8. Acclaim 310 hp STC issues

    wound up with a JPI Mini under the prop control. I'll post up a picture when I get back to the hangar. The verdict on 310HP: Totally Awesome. At approx 3100#, I was able to sustain 1700-2300 FPM @ 120 KIAS all the way to 16,000.
  9. Method 7 Sunglasses

    A couple of us at the Diamond booth bought these @ OSH in 2016. Shockingly, as of OSH2017, none of us had lost, sat on, or otherwise ruined these very expensive glasses. The manufacturer came by with a tool to measure the wavelengths of the light penetrating the canopy, and obviously they'd thought a great deal about this. They are really excellent sunglasses. Survey size of three gives three thumbs up. -dan
  10. Rosen Visors G1000/DX Aircraft

    Thanks, Dan. Rosen sent me this from an Ovation (99 model). I think i'll give it a whirl but keep the protective plastic on just in case.
  11. A non-Mooney-sized service person broke my pilot side visor. I find both the visor and the power chart useless, so rather than replace with an expensive Mooney part, I'm considring an expensive after-market Rosen system. I did search the archives, and can't find the answers to these questions: Do the Rosen visors cover the overhead lighting switches? Do the visors interfere with the cabin door? Does their size/bulk impinge on interior space? Any pictures of a G1000/DX installation available? None found via google image search. Thanks in advance. -dan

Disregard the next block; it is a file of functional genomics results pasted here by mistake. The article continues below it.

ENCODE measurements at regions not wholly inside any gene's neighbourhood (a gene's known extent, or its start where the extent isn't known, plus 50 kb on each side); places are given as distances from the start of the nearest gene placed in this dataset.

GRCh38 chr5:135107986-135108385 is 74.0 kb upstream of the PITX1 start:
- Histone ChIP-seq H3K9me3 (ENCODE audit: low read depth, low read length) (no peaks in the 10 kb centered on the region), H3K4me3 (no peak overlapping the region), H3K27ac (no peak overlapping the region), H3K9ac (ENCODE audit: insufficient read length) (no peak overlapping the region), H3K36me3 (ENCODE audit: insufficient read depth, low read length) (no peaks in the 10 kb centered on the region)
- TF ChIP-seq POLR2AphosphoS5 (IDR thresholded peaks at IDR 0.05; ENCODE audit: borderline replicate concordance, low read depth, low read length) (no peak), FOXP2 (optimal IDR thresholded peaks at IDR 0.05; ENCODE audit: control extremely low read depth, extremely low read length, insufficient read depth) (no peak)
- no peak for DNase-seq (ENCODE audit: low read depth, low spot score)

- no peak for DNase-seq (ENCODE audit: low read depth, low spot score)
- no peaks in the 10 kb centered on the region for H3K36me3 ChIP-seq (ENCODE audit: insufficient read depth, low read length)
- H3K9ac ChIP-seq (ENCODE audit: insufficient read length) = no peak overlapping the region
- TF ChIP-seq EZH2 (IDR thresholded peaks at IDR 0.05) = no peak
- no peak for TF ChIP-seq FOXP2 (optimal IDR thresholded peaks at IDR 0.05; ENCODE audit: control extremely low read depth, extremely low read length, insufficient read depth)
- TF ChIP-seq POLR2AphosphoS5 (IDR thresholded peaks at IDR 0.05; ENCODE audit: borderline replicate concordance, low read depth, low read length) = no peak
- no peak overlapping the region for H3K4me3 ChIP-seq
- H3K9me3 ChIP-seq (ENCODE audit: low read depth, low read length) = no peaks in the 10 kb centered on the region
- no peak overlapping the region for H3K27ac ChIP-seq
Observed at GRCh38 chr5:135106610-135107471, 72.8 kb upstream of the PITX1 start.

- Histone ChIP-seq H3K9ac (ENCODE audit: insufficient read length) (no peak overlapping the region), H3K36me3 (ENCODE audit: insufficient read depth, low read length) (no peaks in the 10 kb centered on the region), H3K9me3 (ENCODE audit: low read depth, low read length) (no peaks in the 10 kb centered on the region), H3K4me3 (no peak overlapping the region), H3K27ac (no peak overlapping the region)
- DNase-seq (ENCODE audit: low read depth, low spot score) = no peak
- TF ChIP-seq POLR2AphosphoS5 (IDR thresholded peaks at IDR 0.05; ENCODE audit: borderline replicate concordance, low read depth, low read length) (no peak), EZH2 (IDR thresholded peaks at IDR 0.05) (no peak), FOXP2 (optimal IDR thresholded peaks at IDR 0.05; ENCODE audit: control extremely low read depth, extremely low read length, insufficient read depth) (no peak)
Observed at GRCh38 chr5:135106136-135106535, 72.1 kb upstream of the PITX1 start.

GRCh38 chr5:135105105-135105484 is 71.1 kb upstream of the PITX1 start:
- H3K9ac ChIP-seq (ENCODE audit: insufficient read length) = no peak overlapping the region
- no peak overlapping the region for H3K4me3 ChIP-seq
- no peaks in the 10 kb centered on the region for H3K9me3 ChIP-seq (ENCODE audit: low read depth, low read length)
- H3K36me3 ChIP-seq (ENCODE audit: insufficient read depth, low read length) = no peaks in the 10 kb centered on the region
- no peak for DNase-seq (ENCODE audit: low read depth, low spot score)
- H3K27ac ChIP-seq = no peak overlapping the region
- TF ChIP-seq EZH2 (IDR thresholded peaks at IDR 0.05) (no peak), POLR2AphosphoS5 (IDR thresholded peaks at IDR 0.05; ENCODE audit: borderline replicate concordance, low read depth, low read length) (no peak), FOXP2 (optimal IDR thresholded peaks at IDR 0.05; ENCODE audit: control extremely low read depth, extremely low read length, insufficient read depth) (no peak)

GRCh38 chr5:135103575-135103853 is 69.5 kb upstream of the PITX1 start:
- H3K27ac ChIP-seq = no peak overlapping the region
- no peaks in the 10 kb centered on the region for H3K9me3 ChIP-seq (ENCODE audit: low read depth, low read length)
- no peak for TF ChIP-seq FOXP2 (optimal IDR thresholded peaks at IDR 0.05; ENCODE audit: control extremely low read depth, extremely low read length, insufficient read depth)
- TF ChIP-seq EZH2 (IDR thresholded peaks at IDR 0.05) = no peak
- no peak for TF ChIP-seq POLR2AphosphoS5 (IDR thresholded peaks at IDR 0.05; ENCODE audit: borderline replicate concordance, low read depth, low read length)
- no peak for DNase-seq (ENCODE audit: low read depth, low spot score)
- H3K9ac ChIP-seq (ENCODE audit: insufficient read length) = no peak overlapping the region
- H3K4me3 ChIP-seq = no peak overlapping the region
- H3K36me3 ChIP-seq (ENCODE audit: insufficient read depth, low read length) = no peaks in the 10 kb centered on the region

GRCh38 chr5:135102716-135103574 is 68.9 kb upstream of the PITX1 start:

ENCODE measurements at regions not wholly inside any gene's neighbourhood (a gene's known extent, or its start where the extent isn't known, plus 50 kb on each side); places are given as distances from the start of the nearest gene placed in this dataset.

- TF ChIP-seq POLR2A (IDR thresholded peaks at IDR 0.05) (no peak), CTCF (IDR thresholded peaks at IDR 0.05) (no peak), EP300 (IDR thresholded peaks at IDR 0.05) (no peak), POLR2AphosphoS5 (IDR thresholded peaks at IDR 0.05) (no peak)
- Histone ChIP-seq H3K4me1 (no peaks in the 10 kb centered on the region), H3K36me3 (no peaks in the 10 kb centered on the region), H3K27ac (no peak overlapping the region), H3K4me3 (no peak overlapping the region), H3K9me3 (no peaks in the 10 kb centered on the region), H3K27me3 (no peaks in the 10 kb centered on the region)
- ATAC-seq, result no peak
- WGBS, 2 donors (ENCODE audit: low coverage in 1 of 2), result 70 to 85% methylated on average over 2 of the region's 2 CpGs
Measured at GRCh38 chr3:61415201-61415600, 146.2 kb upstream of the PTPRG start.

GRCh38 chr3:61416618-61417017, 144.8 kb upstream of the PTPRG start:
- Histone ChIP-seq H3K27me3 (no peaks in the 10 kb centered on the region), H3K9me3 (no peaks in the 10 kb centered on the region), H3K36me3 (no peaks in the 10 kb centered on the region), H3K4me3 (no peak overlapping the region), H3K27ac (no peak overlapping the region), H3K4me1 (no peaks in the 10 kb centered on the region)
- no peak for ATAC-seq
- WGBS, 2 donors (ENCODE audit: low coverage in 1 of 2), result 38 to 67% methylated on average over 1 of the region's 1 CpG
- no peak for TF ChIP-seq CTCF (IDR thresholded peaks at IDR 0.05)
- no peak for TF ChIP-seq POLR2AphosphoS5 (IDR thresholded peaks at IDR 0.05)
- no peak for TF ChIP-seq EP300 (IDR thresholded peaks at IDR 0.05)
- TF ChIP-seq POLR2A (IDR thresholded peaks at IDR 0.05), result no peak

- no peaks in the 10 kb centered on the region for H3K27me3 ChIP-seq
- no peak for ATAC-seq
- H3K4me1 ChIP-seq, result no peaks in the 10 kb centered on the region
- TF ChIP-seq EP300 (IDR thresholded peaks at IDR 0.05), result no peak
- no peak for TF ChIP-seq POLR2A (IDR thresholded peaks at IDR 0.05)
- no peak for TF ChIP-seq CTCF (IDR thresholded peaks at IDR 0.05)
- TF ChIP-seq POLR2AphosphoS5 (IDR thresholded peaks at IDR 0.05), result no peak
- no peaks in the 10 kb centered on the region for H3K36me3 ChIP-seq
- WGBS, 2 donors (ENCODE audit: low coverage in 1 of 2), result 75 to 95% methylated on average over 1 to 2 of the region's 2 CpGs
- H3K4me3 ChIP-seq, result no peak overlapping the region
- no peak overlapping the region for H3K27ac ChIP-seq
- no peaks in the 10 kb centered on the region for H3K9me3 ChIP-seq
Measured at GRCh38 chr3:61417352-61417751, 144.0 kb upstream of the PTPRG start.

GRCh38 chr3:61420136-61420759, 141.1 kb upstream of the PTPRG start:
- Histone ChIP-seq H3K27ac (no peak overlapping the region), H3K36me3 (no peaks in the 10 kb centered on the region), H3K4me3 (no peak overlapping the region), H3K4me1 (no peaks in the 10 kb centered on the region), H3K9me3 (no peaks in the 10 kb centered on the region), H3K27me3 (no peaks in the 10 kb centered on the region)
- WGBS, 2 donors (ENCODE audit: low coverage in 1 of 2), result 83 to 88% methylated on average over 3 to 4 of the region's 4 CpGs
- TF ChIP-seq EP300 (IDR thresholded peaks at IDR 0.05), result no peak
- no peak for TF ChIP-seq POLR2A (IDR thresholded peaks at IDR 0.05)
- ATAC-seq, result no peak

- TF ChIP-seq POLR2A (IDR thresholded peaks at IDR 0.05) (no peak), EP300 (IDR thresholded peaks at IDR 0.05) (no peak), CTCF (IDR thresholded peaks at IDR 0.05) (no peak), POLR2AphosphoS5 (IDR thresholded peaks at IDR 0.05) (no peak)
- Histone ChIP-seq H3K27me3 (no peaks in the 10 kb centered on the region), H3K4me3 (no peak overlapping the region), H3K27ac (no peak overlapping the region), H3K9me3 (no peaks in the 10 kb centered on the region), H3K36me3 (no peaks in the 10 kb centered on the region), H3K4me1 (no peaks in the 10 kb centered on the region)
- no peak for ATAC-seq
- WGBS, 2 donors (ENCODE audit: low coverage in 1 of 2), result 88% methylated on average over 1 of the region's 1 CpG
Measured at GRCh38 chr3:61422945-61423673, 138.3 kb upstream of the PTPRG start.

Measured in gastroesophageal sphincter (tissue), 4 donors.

12. My TKS Panel Doesn't Fill Out

    True. Also, the horizontal stabilizer is the last surface to wet (and the first to accumulate ice). I'd fly around with the system blasting away on high for at least a full tank or until the panel got wet. It can take some time.
  13. Is there a 200 kts Mooney?

    Ditto the TSIO 550 G. 80* LOP is what I generally run.
  14. Full Power Climb

    It's in the chart I copied: 34"
  15. Is there a 200 kts Mooney?

    You usethe same dull pencil as I do for assessing TCO! Reality includes $50-60 for engine reserve, something for props, brakes, etc, but you're probably not too far off the rental piston single price. -dan